After joining his family's kilt-making business, Nicholsby says, "I had no idea I was going to start a separate range, but I had a feeling that there could be more to kilt wearing than just tartan. People could wear camouflage, denim, all sorts of different things." It can't hurt his cause that the venerable Scottish garment has recently been on the hips and lips of popular culture. Last month, New York's Metropolitan Museum of Art tackled the kilt's societal implications with an exhibit titled "Bravehearts: Men in Skirts." Days after the show opened, Vin Diesel wore a black leather 21st Century Kilt to the MTV Europe Music Awards in Edinburgh.
Closer to home, Hollywood has been toying with the trend, starting with last fall's movie "Formula 51," whose tag line was: "Nice wheels. Dirty deals. And one mean mother in a kilt." Not only did actor Samuel L. Jackson sport the skirt throughout the film, but he strutted down the red carpet wearing one at the film's premiere. More recently in "Intolerable Cruelty," a kilt-clad George Clooney says "I do" to Catherine Zeta-Jones.None of this mattered to my fashion-writer wife, who looked at the Scottish me with an expression of palpable horror."You're not going out in that," she said. After much wheedling, and a promise to pretend that I didn't know her once we were out in public, she relented on the condition that I swap the gray jacket and vest for a blue tweed jacket from my own closet. "To draw attention away from that," she said, waving a hand at my lower torso.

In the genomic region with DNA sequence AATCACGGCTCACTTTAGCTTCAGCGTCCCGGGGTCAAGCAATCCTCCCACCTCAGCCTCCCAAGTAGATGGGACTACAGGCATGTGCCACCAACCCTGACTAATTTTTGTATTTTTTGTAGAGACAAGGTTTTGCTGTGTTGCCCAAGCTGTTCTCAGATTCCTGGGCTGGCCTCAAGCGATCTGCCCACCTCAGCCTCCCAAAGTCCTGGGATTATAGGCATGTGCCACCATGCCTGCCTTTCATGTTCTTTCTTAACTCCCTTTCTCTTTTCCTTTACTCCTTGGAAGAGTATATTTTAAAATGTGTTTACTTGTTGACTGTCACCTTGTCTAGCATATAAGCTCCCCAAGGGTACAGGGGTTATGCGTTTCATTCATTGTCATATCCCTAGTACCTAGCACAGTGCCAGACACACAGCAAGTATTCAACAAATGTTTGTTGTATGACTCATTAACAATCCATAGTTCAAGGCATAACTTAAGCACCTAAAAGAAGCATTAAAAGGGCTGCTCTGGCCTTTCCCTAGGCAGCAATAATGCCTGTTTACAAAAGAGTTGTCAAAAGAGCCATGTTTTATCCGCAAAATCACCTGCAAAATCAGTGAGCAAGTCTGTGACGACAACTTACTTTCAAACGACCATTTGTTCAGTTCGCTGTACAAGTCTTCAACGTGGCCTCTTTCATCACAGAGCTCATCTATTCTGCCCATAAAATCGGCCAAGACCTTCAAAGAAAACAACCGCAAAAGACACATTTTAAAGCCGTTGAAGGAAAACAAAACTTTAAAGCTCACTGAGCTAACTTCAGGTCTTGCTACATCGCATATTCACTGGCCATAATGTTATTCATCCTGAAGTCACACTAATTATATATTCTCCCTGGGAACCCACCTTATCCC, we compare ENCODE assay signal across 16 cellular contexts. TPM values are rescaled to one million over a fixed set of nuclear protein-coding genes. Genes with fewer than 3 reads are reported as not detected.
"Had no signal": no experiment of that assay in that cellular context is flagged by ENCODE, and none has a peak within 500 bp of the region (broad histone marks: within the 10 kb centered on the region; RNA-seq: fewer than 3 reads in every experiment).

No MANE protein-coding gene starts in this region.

When Nicholsby saw me at the event, he clapped me heartily on the shoulder and asked, "What happened to the rest of the outfit?" When I explained, he adjusted my kilt, pulled my socks down a little and said, "Well, it's all about being comfortable then, isn't it?"
It is all about being comfortable, which is why I spent the evening self-consciously dodging the draft, perched on a bar stool with my legs crossed. After the event, I immediately went home to change into a trusty pair of two-leggers. It was time to get out of the skirt and into the Scotch.
But for the more confident Angeleno, emboldened and ready to trade in his trousers, there has never been a better time. Tartans traditionally represent clan or familial affiliation, but if your lineage is Scot-free, an official Los Angeles tartan designed by Lochcarron of Scotland was unveiled at the Dressed to Kilt event. Nicholsby and company have just added L.A. as a regular stop on their bespoke kilt circuit, and their next visit is scheduled for early February. Be prepared to wait six to eight weeks for the finished product. If you're looking for a traditional kilt a bit quicker and closer to home, Bonbright Woolens in Woodland Hills can custom-make one in about three weeks.
While a guy may not have to look like Samuel L. Jackson or Vin Diesel to carry off the kilt look, it helps. And if I ever leave the house with eight yards of wool wrapped around my midriff again, you can bet your bagpipes it's going to be a tartan.
Bonbright Woolens, Woodland Hills, (818) 716-0963; 21st Century Kilts, www.21stcenturykilts.co.uk, from the U.S. call (800) 566-1467; Locharron of Scotland, www.lochcarron.com, from the U.S. call (603) 356-3369.